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Jewish World Review Oct. 26, 2001 / 9 Mar-Cheshvan, 5762

Debra J. Saunders

Debra J. Saunders
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Consumer Reports

Airline bill needs liftoff -- "FEDERAL doesn't mean quality,'' a House Republican aide said to explain why House Repubs oppose a bill passed unanimously by the Senate that would federalize some 28,000 airport security jobs.

OK. Problem is: Private doesn't mean quality, either.

Consider a federal review of airport security biggie Argenbright Security Inc. The company hired security screeners with criminal records -- folks convicted for burglary, firearms possession and other crimes -- as well as illegal aliens. Last year, Argenbright pleaded guilty to several charges and agreed to pay $1.2 million in fines for falsifying records and conducting inadequate personnel background checks.

Last year, the General Accounting Office presented the findings of an investigation to see if undercover workers using bogus credentials could get into the secured areas of two airports with private security. Bingo. The phony IDs got GAO personnel and their valises -- which could have contained anything -- through security without screening.

An airport's motto should not be: Have gun, will travel.

The other problem is: Federal workers don't guarantee security either. GAO personnel also made it past guards without being screened at FBI headquarters and at the Department of Energy, where federal workers provide security. The workers and their valises were even able to get close to the energy secretary's and FBI director's office suites.

What to do?

First, understand that both systems are flawed, and both have their advantages. Then pass the best bill you can get, pronto.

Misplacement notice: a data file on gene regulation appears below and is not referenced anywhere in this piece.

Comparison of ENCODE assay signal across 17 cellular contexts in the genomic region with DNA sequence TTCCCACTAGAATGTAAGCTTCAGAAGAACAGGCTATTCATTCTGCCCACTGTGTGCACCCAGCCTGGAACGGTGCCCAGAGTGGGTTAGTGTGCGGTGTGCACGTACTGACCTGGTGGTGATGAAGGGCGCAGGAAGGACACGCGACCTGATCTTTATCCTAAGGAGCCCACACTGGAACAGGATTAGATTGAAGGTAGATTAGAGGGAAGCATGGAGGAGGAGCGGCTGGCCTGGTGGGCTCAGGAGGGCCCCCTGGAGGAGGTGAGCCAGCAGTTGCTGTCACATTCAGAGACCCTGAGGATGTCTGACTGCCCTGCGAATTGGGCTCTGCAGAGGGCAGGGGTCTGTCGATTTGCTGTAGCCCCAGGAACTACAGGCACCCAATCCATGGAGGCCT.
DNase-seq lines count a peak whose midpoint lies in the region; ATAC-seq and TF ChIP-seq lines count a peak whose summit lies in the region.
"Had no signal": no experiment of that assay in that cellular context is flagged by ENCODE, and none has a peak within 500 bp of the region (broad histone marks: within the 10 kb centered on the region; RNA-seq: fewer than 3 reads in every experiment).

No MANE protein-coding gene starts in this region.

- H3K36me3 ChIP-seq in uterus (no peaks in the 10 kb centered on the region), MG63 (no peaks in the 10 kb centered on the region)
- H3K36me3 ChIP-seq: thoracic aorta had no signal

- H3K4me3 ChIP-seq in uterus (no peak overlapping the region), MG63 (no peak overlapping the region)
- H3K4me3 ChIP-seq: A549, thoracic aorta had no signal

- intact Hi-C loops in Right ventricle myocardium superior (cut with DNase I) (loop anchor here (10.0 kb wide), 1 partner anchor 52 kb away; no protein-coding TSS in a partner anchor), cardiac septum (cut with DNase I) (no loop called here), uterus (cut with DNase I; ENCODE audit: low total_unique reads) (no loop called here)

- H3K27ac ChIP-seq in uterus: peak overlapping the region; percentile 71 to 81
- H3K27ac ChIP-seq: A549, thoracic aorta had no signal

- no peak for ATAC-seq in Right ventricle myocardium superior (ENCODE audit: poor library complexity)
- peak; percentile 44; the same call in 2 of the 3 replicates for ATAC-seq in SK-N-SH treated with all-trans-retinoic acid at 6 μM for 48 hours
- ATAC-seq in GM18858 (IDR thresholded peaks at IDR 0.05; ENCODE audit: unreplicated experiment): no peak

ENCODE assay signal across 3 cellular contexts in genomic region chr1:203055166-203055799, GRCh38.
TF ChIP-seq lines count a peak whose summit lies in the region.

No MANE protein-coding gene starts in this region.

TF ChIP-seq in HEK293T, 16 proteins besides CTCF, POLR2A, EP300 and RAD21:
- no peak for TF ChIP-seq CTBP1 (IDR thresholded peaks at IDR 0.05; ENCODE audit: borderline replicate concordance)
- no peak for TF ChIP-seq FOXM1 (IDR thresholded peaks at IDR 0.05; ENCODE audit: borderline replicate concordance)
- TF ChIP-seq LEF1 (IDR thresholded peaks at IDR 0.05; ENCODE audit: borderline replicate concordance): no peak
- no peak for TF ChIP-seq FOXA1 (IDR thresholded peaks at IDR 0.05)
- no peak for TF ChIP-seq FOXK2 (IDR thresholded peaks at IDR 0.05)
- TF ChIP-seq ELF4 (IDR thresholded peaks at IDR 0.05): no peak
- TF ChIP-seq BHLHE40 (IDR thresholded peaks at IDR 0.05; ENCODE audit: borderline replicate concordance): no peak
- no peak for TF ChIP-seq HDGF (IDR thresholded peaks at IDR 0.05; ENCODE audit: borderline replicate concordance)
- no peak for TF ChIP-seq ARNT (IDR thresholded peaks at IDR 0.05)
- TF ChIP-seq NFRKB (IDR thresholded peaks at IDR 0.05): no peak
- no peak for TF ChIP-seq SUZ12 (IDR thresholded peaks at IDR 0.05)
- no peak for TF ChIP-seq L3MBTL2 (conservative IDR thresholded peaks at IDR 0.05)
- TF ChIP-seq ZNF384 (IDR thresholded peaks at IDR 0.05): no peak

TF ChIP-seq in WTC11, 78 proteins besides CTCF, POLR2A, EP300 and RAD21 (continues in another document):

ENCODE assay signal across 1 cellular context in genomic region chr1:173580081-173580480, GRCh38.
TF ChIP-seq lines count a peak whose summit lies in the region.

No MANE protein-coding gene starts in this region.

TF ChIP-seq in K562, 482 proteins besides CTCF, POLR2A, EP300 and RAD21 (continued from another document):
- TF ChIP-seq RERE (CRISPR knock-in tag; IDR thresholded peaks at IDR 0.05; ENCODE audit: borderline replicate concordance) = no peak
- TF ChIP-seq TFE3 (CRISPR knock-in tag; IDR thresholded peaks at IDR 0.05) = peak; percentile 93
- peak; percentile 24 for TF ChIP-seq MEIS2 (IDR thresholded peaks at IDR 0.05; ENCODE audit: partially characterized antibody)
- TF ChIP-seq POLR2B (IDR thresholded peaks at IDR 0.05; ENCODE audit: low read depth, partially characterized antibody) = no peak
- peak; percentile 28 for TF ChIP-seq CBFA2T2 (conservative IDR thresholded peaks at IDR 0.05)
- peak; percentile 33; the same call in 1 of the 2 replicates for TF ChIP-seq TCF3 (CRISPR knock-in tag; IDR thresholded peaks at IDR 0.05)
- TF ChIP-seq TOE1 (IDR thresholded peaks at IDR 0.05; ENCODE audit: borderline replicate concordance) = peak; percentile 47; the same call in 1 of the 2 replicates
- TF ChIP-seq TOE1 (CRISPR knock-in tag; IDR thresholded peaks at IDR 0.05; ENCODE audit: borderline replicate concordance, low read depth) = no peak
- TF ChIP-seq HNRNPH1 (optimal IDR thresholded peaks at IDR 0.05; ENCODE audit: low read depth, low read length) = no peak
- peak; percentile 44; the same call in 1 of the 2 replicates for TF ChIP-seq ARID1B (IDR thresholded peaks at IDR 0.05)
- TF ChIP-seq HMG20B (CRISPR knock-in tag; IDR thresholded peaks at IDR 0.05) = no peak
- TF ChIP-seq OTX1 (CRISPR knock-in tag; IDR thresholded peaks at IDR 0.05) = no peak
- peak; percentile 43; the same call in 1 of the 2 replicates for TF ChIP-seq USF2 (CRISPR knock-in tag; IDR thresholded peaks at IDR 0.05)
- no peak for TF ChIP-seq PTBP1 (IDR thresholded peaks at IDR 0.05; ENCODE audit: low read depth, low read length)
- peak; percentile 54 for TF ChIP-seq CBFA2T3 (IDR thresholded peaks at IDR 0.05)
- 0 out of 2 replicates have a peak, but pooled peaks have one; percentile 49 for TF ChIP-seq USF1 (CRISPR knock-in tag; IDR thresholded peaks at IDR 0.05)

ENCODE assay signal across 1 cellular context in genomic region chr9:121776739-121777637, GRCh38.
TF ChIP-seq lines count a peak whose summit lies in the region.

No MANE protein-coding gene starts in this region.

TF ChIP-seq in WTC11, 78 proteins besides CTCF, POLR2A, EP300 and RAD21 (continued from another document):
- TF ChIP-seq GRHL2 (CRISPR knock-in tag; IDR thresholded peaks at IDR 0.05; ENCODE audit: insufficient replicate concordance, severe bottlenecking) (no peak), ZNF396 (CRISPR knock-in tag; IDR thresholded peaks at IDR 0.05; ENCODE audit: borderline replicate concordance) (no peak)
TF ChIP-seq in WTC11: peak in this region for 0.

Sen. John McCain, R-Ariz., believes that the public will only feel secure flying with the federal government providing airport security. Since confidence translates into ticket-buying, that's an important point.

House Republicans cite the success of private airport security companies operating under tough government scrutiny in Europe and Israel. House Transportation Committee Chairman Don Young therefore introduced a bill that would make the federal government responsible for airport security, but let the president decide whether to require airport security personnel to be federal workers. President Bush supports it.

Young, however, would enjoy more credibility if the National Journal had not reported that, after Young was called to a vote during a press conference on his bill, he referred reporters to direct their questions to the counsel for the Aviation Security Association, the industry lobby. His bill reeks of Eau de Bad Airline Security Bailout.

At SFO International, spokesman Ron Wilson said he would like to see a rise in worker pay nationwide. Before San Francisco raised wages to start at $10 per hour, Wilson explained, many screeners were working more than one job; they'd come to work bone tired. Higher wages at other airports would improve performance and reduce job turnover.

The House bill doesn't raise pay. And what Wilson didn't like about the Senate bill was that by federalizing security, "You may be putting a lot of people out of work.''

The most important element could be speed. Until the public is confident about flying, the airlines, airports, workers and related industries will suffer. Ditto the nation's economy. The Senate has acted. The House has not. If House Repubs can't muster the votes to maintain a privately contracted workforce, but under beefed-up federal oversight and training -- they should pass the Senate bill, which would require hiring federal workers.

Rep. Mark Souder, R-Ind., has been pushing for a mostly private workforce, but he'd rather vote to federalize the workforce than pass no bill. He explained, "The goal here is to be safe, not the philosophical position.''

Hope that the aptly named GOP House Whip Tom DeLay is listening.

Comment JWR contributor Debra J. Saunders's column by clicking here.


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© 2000, Creators Syndicate